You’ll never regret saving and investing for the future, but you should always be doing so strategically. There are cases where maxing out your RRSP can actually be the wrong choice!
RRSP stands for Registered Retirement Savings Plan. It is the self-directed retirement savings plan in Canada, and one of the best places to tax-shelter investments. All citizens can contribute up to 18% of their gross earned income to their RRSP each year.
The income that you contribute to your RRSP is not taxed. Instead, it will be taxed when you withdraw from the account in your retirement. For this reason, the RRSP tends to disproportionately benefit higher-income earners who are in a higher tax bracket.
The higher your personal income taxes, the more you stand to benefit from RRSP contributions to reduce your income tax burden. But getting a tax refund this year isn’t the only thing to consider when maxing out your RRSP!
Here’s when maxing out your RRSP is the wrong choice
It might be hard to believe there are times when you shouldn’t be socking away cash in a retirement account, but here are a few of the situations that suggest your money should go elsewhere.
Your income is below $50,000 per year
The number is different for everyone, but as a general rule of thumb you don’t have a lot to gain by contributing to an RRSP if your income is below $50,000 per year.
If you’re young and will likely earn more in the future, tax deductions will benefit you considerably more at that time than they will in your early 20’s.
If make less than $50K but you’re concerned about missing out on the “magic of compounding” (I hate that phrase), then you really should be investing for retirement in your TFSA.
You haven’t maxed out your TFSA
The Tax-Free Savings Account (TFSA) is actually a superior tax-shelter than the RRSP when it comes to saving for retirement. Why? Because tax-free always beats tax-deferred!
In an ideal world, you would have both a maxed out TFSA and a maxed out RRSP, but if you have to pick one ver the other, the TFSA is probably the better choice.
If your income is below $50,000 per year but you’ve already maxed out your TFSA with ease, you can put the spare change into your RRSP. You can then decide if you want to claim the deductions for a small tax break now or carry them forward to future years when your income may be higher.
You’re going to earn more money in the future
You have to record all your RRSP contributions for the year when you file your taxes, but you don’t have to claim them. You can actually carry them forward indefinitely, and use them in the future to give you a break on a bigger tax bill when you’re earning more.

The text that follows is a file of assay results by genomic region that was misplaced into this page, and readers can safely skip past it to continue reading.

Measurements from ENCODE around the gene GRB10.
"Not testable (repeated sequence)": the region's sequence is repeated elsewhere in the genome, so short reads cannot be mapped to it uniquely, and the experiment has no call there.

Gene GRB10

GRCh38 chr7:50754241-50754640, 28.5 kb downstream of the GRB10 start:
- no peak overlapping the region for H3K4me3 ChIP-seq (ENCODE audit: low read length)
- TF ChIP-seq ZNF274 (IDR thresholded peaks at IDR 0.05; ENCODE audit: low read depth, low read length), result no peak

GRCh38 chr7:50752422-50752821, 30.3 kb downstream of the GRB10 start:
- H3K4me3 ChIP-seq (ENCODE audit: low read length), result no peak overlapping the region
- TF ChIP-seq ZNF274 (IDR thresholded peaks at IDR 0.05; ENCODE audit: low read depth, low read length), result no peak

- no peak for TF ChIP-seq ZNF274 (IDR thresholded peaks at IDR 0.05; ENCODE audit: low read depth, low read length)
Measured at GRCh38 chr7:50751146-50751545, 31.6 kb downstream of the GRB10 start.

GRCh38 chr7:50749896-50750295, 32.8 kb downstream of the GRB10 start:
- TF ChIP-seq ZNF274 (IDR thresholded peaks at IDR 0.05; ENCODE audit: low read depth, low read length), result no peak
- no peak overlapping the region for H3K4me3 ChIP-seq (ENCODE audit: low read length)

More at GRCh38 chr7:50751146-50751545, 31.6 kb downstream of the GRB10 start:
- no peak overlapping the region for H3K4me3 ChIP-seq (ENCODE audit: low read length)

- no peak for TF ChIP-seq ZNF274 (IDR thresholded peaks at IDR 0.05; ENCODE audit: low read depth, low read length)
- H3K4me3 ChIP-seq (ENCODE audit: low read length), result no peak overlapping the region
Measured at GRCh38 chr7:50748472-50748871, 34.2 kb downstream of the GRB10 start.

You don’t have an Emergency Fund
One of the good and bad things about the RRSP is it’s meant for retirement… so it’s hard to get money out early without any consequences.
Once you put your money in your RRSP, it’s supposed to stay there. If you make an early withdrawal, you can be subject to some pretty hefty tax penalties. While there are ways to withdraw from your RRSP without paying tax, it’s much better to just not have to deal with the headache in the first place!
If you don’t have an Emergency Fund, save that first before you start setting money aside in an RRSP. You need to have a cash cushion you can access easily in crisis without it causing a tax crisis!!
You’re over-saving for retirement
Another reason maxing out your RRSP might be the wrong choice is you straight up don’t need it.
It is possible to save too much in an RRSP, with some retirees ending up with a higher income in retirement than they had in their working lifetime. As a result, they have a higher income tax burden in retirement than their working years – exactly what RRSP contributions were supposed to prevent!
It’s important to remember the goal of your retirement accounts is not to die with the highest balance remaining, it’s to fund the life you want.
If you’re young and your Registered Retirement Savings Plan has grown to a mammoth size that will make you a decamillionaire in your 80’s, maybe considering cooling it on your contributions and spending money instead. After all, you can’t take it with you!